We know the times of each year where we can predict a lower than usual income, like after Xmas and New Year’s.
But what about the unexpected times, when a new project falls through or you fall off your bicycle and are left with a broken elbow? After all, this is the nature of owning your own business.
In times like these any thought of budgeting can be thrown out the window. Along with that holiday you were planning next summer with it. It doesn’t have to be.
Here is the secret: It’s not your budget that will save your sanity. It’s your buffer.
I know what you’re thinking, it’s the chicken and the egg problem. I’d love to save a buffer but any money I save ends up on the next unexpected thing to arrive in my mail box.
Well there is one step before a buffer, and that is ensuring you are living within your means. This includes those long term expected once a year expenses – but also the inevitable but unpredictable expenses. In this case, saving something is better than saving nothing. You might like this worksheet to help you work yours out.
So, how much do I need for a buffer?
Unfortunately, even that depends. It really is a gradual step by step process.
To start with, I usually recommend a $1000 buffer to concentrate on first. This $1000 is there to replace your need for a credit card and help you prevent putting any ‘surprises’ back onto debt. If you ever need to use this $1000 buffer, it should be your first priority to save it back as quickly as possible.
Next, eliminating debt (other than the mortgage) is what I would concentrate on. Using the snowball method is such a good strategy for staying on track.
After these debts are paid off, next you’ll need to increase your buffer, but this time for a different purpose.
When you can save one month of living expenses, then you can transition from living paycheque to paycheque to instead living on last month’s income.
Any income you make this month is saved until the beginning of the next month. You will have the exact figure of what you have available to budget the next month.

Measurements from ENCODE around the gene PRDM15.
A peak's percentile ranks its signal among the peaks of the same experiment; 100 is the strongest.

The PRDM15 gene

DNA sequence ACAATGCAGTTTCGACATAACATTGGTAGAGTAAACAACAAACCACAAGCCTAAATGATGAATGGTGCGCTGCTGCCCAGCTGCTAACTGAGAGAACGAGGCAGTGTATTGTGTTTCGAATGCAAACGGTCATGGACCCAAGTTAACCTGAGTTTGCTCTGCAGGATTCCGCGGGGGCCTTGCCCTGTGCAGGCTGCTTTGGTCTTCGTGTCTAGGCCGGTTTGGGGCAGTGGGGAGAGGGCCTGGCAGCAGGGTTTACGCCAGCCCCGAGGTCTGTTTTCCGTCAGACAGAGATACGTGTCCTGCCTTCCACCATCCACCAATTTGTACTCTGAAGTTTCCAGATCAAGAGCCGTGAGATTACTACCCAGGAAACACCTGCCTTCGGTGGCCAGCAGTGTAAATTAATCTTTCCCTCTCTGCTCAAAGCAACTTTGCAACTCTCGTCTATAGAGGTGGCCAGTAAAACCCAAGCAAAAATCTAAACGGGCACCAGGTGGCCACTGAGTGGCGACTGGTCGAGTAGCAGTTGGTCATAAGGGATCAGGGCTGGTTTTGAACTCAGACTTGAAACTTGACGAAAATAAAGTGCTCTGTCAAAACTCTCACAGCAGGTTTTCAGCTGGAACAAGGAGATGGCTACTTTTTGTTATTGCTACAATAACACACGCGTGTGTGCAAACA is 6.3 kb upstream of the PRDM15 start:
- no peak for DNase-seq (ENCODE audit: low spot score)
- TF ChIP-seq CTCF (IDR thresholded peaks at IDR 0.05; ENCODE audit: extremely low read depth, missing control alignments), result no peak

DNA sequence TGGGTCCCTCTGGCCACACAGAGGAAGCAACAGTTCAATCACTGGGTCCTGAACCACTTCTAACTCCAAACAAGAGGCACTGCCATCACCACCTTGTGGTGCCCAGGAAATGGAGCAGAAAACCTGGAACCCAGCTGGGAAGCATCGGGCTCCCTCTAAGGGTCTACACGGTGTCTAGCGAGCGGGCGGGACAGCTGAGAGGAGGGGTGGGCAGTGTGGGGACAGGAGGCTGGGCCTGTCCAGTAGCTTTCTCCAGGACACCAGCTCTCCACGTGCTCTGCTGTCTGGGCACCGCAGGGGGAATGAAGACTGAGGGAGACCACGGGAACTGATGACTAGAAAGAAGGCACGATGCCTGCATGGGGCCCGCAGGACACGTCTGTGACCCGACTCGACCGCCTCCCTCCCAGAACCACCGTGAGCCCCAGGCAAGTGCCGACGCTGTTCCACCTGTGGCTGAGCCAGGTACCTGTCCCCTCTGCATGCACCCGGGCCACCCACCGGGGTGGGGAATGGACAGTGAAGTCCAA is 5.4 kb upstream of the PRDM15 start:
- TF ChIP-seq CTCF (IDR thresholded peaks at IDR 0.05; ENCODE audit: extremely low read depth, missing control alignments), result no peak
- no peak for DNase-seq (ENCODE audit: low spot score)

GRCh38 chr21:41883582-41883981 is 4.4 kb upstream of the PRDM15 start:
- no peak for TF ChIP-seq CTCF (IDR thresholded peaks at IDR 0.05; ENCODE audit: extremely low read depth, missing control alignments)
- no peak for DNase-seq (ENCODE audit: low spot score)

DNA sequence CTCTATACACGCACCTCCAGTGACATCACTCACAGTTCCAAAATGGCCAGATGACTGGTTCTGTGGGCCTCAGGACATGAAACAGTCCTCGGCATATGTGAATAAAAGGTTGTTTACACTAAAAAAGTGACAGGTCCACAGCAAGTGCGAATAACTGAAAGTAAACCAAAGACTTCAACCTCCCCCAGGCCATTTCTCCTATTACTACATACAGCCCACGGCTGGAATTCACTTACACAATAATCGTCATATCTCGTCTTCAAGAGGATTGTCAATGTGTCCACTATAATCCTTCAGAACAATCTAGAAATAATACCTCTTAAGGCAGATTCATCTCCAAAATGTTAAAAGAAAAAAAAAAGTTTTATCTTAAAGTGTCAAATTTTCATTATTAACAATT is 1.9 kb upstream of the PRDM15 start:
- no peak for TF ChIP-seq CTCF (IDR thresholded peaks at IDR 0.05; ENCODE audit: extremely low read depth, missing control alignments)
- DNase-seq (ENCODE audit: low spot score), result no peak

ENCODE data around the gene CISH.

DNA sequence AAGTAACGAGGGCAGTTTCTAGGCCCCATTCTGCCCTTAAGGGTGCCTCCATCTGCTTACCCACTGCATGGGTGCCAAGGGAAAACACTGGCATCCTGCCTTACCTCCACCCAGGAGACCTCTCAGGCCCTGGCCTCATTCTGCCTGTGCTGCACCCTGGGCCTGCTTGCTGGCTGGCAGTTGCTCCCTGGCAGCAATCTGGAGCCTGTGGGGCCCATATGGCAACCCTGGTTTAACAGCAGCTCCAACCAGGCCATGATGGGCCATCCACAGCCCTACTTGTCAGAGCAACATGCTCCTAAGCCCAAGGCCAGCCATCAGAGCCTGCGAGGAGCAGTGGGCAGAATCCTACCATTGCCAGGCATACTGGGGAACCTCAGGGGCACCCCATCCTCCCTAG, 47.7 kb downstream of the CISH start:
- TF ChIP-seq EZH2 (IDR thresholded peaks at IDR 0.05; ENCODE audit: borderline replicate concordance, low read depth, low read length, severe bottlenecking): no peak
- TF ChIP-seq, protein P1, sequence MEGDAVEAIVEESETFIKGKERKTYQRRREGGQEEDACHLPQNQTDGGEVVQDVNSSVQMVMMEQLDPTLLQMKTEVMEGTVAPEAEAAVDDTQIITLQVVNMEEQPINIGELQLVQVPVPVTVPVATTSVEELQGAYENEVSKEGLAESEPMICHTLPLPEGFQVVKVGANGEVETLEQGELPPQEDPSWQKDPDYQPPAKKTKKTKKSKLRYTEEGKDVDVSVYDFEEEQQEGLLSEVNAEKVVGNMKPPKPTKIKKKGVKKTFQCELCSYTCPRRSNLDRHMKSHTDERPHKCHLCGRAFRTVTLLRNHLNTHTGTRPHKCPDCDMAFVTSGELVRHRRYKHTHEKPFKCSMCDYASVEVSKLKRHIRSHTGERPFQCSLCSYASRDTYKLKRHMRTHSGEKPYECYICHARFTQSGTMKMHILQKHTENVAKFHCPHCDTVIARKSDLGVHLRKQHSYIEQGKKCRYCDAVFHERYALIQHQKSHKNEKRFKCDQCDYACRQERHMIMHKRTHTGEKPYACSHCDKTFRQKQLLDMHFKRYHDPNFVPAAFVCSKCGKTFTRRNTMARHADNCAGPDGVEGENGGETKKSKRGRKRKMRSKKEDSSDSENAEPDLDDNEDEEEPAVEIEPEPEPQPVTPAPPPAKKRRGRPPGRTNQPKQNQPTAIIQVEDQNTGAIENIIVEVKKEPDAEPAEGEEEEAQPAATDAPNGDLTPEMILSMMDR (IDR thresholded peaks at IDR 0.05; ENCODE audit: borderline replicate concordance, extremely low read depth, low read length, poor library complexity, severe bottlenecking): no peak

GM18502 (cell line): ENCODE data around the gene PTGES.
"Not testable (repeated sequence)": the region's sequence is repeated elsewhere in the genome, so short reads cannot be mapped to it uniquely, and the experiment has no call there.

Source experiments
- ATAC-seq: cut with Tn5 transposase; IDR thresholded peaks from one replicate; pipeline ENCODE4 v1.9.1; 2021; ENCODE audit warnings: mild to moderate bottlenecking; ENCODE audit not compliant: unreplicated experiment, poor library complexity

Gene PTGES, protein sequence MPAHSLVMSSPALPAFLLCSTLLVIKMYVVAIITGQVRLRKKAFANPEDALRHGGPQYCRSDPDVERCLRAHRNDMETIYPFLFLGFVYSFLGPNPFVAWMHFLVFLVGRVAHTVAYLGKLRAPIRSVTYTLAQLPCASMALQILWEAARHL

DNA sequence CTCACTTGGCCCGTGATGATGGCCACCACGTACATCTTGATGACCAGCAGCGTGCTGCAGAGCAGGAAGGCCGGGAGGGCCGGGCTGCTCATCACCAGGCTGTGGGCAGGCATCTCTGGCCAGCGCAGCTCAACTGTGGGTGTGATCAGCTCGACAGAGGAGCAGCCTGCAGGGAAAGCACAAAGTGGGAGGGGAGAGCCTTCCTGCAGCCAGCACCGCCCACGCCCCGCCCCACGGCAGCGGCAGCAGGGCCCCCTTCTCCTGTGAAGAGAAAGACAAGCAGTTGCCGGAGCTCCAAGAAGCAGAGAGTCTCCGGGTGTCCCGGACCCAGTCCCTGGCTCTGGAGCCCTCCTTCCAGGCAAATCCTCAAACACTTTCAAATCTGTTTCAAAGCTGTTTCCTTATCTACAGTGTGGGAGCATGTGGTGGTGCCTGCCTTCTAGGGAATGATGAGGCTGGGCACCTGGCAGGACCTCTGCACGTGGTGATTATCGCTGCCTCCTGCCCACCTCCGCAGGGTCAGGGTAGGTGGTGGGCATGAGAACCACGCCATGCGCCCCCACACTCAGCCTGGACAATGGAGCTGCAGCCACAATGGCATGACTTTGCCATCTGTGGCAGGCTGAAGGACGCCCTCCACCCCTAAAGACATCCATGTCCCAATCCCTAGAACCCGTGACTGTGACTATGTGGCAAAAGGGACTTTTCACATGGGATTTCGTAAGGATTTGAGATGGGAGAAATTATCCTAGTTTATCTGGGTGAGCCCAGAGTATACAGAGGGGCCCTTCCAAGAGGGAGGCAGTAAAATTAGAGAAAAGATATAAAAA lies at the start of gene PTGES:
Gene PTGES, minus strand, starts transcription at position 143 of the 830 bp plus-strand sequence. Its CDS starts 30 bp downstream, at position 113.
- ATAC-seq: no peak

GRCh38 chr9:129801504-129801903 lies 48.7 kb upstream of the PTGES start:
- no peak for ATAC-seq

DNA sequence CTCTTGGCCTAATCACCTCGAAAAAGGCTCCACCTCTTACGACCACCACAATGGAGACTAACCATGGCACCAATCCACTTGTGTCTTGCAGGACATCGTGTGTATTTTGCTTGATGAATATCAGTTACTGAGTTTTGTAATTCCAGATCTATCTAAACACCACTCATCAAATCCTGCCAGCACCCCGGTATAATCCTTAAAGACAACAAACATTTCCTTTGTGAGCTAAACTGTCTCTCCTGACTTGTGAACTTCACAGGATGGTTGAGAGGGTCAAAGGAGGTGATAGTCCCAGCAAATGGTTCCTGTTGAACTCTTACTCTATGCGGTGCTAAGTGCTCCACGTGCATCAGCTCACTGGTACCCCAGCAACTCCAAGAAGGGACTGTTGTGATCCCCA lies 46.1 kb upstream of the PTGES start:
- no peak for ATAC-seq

There is the added bonus that if this current month’s income is looking leaner than usual you have more than a month left to adjust your current spending so you can still afford your immediate obligations.
Once you are living on last month’s income (don’t panic, it took us about six months). Your goal is to once again, increase your financial freedom buffer to about 3-6 months worth of living expenses. This way, we know if for one reason or another our business didn’t make any income for at least three months, we would still be able to keep paying our bills without hardship.
Do’s and Dont’s
Do ensure you see a financial planner to have your business insurances such as income protection, trauma insurance and life insurance adequately set up.
Don’t fall back into debt, I would rather that you use your buffer down to zero and build it back up again, than undo all your hard work of eliminating your past life’s expenses in debt form.
Do ensure your partner and household are on the same page as you to help encourage each other towards the big picture and end goals when the low months get tough.
Don’t do it alone, go and see an advisor, mentor or business strategist to help with a different perspective when you can only see a short distance ahead of you.
Want to learn more about building up your successful business and how to implement the Profit First system? Sign up for my free tutorial here: bit.ly/ProfitFirstWebinar